Mitt Romney App’s Spelling Gaffe Inspires Web Parodies

Melissa Knowles
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Mitt Romney has virtually sealed the GOP nomination and he is in full campaigning mode, but thanks to a misspelling in one of his campaign tools, the Web is in a frenzy.

The Romney camp, in an attempt to connect with younger voters, released the free mobile app With Mitt, which allows users to upload pictures and express their support for the candidate. Users of the app were supposed to be able to post a photo of themselves with an overlay reading "A Better America." Instead, it read, "A Better Amercia."

People on the Internet couldn't let a good opportunity for a joke pass. So they digitally altered the misspelled photo and created parodies highlighting the gaffe and inserting famously dumb or embarrassed characters. One jokester even created an image that read "Good Morning Amercia," using the anchors of the morning news program. The new creations were quickly shared around the Web.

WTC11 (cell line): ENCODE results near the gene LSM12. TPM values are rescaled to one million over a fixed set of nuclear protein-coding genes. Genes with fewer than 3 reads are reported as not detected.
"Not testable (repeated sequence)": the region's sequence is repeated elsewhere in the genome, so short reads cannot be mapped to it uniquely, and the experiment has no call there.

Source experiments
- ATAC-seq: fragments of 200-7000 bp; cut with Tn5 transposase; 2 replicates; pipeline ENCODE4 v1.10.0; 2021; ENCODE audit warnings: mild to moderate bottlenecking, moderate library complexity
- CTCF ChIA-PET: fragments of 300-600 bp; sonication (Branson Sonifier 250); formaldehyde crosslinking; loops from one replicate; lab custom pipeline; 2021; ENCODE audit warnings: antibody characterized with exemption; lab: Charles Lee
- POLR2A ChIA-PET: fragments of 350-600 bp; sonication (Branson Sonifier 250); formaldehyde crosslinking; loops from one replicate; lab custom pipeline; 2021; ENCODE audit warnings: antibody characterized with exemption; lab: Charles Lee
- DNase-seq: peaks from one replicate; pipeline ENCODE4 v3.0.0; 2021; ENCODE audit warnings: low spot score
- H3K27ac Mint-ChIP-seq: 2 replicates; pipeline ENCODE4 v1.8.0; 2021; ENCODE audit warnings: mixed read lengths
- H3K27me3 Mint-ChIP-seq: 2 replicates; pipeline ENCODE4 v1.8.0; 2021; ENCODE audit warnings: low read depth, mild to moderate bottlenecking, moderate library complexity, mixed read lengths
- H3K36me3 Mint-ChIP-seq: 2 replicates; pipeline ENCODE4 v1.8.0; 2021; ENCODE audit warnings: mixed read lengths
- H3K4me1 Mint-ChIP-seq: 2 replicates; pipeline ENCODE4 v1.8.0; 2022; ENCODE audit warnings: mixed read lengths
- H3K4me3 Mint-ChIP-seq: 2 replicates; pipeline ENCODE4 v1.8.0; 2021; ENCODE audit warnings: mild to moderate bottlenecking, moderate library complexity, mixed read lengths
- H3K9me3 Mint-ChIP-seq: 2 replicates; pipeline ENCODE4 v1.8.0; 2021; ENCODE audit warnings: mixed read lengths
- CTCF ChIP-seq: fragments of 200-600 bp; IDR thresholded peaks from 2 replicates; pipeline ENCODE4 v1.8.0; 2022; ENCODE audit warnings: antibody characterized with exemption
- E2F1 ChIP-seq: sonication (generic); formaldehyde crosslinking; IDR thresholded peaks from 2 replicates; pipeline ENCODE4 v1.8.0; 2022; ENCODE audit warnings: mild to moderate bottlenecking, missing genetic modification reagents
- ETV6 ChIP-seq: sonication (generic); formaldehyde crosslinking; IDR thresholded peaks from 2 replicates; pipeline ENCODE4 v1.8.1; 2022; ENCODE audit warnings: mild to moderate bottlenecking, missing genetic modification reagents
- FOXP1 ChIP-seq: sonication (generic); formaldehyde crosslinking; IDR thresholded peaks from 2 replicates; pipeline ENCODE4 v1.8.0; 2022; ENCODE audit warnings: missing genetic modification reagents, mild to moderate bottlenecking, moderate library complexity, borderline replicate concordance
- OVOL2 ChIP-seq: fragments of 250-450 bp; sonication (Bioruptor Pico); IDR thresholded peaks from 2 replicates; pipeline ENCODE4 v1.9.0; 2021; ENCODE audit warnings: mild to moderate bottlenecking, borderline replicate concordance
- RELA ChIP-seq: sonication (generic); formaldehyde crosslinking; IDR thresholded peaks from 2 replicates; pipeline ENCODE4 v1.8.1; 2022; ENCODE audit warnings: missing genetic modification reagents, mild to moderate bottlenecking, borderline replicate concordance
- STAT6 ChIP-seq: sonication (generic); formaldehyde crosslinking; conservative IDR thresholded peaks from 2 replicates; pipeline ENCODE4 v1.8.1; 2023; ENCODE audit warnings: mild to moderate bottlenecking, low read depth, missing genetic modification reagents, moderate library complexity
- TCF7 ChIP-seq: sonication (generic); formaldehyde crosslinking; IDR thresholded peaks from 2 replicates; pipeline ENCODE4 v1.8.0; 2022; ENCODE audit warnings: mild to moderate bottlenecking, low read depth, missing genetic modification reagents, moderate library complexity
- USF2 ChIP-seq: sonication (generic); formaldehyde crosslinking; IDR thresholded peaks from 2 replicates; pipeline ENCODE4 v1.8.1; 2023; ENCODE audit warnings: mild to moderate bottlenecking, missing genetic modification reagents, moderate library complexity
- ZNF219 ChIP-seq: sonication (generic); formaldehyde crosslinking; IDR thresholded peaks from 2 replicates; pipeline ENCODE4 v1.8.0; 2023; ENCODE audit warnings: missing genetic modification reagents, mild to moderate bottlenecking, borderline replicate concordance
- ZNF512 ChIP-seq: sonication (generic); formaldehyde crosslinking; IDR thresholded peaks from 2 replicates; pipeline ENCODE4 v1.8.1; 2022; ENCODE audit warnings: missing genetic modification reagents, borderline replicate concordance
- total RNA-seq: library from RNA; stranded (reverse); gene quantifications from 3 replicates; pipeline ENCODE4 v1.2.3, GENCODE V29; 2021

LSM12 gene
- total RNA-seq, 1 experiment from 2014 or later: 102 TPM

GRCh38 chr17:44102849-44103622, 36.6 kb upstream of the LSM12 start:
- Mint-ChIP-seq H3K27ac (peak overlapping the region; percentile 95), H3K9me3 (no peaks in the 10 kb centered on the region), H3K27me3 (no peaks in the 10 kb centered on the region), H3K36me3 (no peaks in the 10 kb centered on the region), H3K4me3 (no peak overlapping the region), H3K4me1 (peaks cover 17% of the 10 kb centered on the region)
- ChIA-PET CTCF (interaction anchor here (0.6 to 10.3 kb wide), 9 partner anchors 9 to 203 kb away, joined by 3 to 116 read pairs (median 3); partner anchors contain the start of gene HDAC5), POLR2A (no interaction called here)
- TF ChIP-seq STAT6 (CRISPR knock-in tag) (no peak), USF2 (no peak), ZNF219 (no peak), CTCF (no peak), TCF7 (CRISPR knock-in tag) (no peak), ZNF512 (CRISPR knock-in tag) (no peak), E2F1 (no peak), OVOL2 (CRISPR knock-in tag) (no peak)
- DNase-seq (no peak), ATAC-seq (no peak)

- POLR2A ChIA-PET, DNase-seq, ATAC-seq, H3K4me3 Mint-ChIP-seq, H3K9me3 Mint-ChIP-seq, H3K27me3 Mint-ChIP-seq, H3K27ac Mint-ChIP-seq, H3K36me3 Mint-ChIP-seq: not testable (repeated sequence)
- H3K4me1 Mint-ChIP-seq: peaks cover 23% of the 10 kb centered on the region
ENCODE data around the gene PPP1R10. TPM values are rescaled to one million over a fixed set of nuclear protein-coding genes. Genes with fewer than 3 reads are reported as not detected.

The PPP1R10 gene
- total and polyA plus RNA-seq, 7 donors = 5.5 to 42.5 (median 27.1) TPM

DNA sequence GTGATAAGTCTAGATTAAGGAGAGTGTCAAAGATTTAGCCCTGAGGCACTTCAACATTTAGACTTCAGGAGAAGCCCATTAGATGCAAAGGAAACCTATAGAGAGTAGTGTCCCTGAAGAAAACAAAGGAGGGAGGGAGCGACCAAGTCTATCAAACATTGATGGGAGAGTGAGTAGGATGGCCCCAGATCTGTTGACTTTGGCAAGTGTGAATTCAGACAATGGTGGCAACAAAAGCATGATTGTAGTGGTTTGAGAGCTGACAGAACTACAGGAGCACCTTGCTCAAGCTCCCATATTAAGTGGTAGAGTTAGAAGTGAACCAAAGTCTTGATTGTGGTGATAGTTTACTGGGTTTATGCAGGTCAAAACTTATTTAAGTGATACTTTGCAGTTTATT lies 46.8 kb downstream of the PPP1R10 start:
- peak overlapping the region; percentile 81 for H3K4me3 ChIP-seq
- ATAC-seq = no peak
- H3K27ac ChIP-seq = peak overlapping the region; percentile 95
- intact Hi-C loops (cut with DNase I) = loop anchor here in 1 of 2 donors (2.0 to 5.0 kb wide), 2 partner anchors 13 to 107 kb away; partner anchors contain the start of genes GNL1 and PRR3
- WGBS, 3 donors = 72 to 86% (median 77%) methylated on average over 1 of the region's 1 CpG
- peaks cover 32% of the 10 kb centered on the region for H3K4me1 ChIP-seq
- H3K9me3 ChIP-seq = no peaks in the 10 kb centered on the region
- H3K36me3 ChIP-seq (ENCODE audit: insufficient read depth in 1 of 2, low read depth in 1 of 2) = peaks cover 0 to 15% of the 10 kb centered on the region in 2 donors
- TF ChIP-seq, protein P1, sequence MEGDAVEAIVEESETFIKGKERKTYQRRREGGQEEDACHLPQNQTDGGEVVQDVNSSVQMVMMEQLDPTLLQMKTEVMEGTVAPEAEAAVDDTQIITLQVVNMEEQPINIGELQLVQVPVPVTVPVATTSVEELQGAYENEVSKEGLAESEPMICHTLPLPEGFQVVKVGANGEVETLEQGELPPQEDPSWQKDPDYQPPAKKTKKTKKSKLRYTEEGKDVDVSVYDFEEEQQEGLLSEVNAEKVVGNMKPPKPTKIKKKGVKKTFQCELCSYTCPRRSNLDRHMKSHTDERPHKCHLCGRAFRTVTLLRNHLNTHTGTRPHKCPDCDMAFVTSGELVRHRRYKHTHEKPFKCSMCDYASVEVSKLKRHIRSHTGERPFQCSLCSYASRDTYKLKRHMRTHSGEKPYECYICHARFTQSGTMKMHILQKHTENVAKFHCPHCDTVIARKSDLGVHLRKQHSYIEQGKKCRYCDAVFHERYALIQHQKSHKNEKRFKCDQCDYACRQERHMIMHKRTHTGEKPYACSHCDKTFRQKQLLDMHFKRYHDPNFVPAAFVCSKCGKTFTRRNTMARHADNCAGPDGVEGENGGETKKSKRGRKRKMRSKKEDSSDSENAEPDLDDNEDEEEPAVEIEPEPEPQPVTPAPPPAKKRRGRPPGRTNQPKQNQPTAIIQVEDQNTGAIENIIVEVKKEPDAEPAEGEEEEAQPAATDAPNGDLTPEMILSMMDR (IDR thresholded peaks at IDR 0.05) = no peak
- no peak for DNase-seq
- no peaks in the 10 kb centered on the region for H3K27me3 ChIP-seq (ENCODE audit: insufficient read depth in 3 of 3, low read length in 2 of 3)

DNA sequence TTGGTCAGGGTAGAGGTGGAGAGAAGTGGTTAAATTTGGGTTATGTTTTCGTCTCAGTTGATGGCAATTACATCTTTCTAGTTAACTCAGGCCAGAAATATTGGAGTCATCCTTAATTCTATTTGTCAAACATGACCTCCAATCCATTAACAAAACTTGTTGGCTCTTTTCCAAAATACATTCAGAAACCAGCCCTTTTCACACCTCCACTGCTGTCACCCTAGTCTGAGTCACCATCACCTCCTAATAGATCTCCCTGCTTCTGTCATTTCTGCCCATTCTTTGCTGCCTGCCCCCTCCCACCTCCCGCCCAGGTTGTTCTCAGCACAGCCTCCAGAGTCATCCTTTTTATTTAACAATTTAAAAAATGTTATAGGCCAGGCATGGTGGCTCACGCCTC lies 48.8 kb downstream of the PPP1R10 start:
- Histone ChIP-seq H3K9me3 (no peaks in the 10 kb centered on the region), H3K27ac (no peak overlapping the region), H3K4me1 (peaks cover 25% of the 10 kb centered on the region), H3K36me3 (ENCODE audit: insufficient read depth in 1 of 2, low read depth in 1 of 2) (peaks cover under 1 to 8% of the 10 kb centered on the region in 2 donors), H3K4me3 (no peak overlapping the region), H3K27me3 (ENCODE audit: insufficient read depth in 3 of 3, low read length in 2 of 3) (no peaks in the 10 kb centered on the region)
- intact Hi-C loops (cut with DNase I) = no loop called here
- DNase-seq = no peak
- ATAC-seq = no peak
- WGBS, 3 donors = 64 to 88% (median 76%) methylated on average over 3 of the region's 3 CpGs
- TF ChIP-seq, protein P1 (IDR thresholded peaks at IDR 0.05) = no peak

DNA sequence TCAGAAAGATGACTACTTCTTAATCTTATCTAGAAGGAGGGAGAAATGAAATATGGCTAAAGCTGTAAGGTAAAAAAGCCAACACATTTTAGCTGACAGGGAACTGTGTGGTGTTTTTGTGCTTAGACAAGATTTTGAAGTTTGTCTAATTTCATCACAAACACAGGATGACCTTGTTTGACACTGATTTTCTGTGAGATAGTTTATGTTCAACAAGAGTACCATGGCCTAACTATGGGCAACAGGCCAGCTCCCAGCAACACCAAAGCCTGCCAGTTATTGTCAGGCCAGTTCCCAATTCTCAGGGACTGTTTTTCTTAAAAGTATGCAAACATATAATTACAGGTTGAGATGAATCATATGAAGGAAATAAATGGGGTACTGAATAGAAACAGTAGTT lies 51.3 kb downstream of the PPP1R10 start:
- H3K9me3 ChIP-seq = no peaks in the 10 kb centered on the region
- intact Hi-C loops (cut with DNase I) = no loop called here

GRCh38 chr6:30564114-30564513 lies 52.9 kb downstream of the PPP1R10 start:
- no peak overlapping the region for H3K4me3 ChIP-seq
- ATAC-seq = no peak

The Romney campaign was quick to fix the mistake, but there is a valuable lesson here. Spell-check can be your best friend, but one little error that it does not catch, might become the Web's newest meme.


Thanks to the power of Twitter, a Baseball Hall-of-Famer's best friend has been found. George Brett, who retired from the Kansas City Royals, lost his labradoodle Charlie on Tuesday during a storm that rolled in near his home in Mission Hills, Kansas.

Brett -- a self-admitted Twitter novice, who just days before the incident tweeted, "still new to this tweeter stuff" -- turned to the social microblogging site to implore his 11,000+ followers to help him find his beloved pet using the hashtag #FindCharlie.

Brett posted photos of Charlie along with a reward for his safe return. Brett even reached out to sports heavy-hitters such as ESPN's Buster Olney and Sports Illustrated's Peter King.

After eight hours, Charlie was found. Brett updated his followers fittingly on Twitter: "We got him! Thank you for all the support! It is so touching to see how many people care! You all were a big help! Thank you."

Something tells me that now that Brett has been witness to Twitter's power, he can no longer claim novice status. He's at least moved up to the intermediate level.